New Study Shows Impact of Technology on Relationships

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Need to Know from SafeWise
  • Nearly 9 in 10 Americans wish they had more quality time with their partner.
  • Many Americans consider sending texts and taking naps together as quality time. 
  • Over half of all Americans say the only tie they have to spend with their partner is through texting.
  • 7 in 10 Americans wish they had more quality time with their kids.

Technology is an integral part of our lives, shaping how we connect with others and spend our free time. A recent study conducted by Mixbook sheds light on the impact of technology on personal relationships—revealing some startling statistics about the role of social media in our lives.¹

African American couple sitting on sofa with phones facing away from each other in living room at home.

Image: Valerii Apetroaiei, iStock

Insights from the study

According to the study, more than six in ten Americans admit to sending social media posts to their partners more frequently than engaging in physical intimacy during an average week. Moreover, many respondents consider digital interactions as "quality time" spent together. Here's a look at some of the findings:

  • One in three Americans believes sharing social media posts while in the same room with their partner qualifies as quality time together.
  • One in five Americans thinks that merely being in the same room with their partner, both on their phones and not talking, still counts as quality time.
  • A substantial 40% of Americans view texting someone throughout the day as a form of quality time spent together.

These statistics highlight the growing influence of technology on our relationships, where virtual interactions are increasingly replacing traditional forms of bonding.

Social media and mental health

In addition to the Mixbook study, investigations by The Wall Street Journal raised concerns about the impact of social media on mental health. It was revealed that Meta, the parent company of Facebook and Instagram, was aware of the negative mental health effects associated with its platforms but kept this information hidden. Internal research indicated that Instagram worsened body image issues for one in three teenage girls, and all teenage users reported experiences of anxiety and depression linked to the app.

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Surgeon General advisory about social media and youth mental health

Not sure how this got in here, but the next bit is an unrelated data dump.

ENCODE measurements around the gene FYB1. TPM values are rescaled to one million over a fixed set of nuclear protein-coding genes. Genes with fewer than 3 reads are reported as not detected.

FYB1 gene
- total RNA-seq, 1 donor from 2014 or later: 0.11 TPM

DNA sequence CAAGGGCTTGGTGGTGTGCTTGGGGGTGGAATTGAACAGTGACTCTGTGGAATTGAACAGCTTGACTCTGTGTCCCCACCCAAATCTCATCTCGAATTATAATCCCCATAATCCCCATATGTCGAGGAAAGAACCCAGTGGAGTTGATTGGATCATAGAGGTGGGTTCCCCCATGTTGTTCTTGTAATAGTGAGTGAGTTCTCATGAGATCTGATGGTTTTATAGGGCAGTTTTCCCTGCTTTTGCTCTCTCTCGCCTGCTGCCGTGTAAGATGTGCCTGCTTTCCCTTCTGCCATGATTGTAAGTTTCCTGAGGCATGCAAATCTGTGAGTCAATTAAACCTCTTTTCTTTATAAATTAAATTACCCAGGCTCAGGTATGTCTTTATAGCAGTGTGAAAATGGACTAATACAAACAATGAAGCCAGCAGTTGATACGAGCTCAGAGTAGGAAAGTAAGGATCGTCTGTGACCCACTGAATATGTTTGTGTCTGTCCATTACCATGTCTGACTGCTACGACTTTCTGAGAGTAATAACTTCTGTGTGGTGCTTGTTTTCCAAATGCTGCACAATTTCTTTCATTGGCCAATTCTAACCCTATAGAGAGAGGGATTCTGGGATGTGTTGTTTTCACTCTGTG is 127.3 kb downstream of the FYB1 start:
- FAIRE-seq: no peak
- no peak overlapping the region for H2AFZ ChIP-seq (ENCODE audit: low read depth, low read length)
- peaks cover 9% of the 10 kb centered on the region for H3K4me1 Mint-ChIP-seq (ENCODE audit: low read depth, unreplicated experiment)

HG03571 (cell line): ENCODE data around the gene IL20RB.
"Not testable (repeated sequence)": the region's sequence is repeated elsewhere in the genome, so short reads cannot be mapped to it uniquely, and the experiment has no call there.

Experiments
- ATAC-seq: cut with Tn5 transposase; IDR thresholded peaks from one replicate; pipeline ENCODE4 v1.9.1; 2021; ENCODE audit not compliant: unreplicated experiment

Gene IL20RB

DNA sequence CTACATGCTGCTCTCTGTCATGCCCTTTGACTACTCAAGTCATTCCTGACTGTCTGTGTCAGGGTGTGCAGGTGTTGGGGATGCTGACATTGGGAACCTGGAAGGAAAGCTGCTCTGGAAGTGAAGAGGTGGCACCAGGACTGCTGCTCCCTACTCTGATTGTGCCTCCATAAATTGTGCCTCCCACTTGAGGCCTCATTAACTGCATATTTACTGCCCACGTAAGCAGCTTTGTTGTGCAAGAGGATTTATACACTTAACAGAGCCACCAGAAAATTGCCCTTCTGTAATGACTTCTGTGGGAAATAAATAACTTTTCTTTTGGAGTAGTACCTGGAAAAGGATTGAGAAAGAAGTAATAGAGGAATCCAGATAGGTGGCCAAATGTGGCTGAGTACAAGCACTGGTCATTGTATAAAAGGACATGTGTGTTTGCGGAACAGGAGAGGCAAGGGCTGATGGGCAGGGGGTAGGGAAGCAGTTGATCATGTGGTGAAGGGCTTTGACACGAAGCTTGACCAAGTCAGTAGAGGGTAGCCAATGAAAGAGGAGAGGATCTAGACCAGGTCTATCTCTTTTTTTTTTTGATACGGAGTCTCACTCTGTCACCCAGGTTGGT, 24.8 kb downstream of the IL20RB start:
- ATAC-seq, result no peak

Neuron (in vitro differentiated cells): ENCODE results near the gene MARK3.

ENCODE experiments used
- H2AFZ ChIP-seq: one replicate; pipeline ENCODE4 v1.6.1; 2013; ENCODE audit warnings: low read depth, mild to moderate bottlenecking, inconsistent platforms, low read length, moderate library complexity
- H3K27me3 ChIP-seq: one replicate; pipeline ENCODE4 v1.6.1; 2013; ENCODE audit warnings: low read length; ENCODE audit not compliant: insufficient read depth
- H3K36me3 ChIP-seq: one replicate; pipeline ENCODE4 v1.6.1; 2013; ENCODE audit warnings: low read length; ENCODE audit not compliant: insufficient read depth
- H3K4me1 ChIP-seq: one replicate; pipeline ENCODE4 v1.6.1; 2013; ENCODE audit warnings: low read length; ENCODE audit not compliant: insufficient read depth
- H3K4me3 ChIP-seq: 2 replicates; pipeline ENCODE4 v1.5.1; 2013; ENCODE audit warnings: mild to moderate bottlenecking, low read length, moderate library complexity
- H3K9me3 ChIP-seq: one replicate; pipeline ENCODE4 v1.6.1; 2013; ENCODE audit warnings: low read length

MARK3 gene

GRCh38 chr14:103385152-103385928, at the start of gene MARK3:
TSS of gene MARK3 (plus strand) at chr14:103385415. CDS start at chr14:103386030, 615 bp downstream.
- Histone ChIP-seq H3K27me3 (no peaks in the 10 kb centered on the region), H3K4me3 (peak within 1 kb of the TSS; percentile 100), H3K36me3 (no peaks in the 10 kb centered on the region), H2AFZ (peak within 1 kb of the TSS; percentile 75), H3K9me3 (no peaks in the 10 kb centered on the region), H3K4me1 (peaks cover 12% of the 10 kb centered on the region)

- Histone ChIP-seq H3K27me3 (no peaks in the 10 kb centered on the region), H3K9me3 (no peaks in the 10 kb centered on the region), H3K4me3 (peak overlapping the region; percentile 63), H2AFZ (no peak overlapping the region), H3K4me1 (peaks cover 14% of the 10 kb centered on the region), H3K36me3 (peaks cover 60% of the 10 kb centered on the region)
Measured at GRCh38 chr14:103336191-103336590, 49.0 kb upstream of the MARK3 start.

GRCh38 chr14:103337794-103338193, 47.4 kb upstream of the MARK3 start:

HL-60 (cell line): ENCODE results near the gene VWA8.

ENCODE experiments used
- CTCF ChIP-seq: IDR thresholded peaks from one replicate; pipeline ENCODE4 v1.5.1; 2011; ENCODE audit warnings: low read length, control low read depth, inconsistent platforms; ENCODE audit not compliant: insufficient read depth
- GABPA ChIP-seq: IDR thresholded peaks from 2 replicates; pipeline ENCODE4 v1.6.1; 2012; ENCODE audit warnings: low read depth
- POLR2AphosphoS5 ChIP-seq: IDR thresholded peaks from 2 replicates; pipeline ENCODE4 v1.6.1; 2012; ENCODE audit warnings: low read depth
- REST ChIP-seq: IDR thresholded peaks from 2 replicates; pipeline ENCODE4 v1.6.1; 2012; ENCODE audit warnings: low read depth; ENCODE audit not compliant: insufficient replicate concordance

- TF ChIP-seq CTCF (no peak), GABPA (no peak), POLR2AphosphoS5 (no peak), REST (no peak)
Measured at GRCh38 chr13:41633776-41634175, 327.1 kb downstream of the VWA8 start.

In June, the U.S. Surgeon General issued an advisory that "social media can also pose a risk of harm to the mental health and well-being of children and adolescents. Social media use by young people is nearly universal, with up to 95% of young people ages 13–17 reporting using a social media platform, and more than a third saying they use social media 'almost constantly.' "

Social media platforms, like TikTok and Instagram, have been identified as potential avenues for cyberbullying and have even been linked to dangerous and antisocial behavior, including incidents of school vandalism. As more people use social media, concerns over its impact on individual and collective well-being have become more pronounced.

How to combat the risks of too much tech

Unfortunately, we're at the point where it doesn't sound weird to say we have a "relationship" with social media. But, as with all relationships, there are ways to set healthy boundaries to keep it light and breezy instead of all-consuming.

  • Set a timer to limit how long you fall down that TikTok or Reels rabbit hole.
  • Take breaks if you notice time on social media negatively impacts mood, self-esteem, or behavior.
  • Turn off notifications so you're not constantly pulled back into the platform.
  • Make in-person interactions a priority. Find a hobby, schedule a date night, or enlist a friend for daily walks. Anything that gives you regular time with people outside the smartphone.
  • If you have teens, check in with them regularly about their online experiences. Engage with what they like about it and create openings for them to share anything concerning.

While technology and social media have revolutionized how we connect with others, it's crucial to strike a balance and be mindful of social media's impact on our mental health and relationships. Finding healthier online habits and making time for genuine, face-to-face connections remains essential for our overall well-being.

Sources

  1. Mixbook, "How Much Quality Time People Actually Spend Together." September 26, 2023. Accessed November 9, 2023.
Rebecca Edwards
Written by
Rebecca Edwards
Rebecca is the lead safety reporter and in-house expert for SafeWise.com. She has been a journalist and blogger for over 25 years, with a focus on home and community safety for the past decade. Rebecca spends dozens of hours every month poring over crime and safety reports and spotting trends. Her expertise is sought after by publications, broadcast journalists, non-profit organizations, podcasts, and more. You can find her expert advice and analysis in places like NPR, TechCrunch, The Washington Post, The Chicago Tribune, The Miami Herald, HGTV, MSN, Reader's Digest, Real Simple, and an ever-growing library of podcast, radio and TV clips in the US and abroad.

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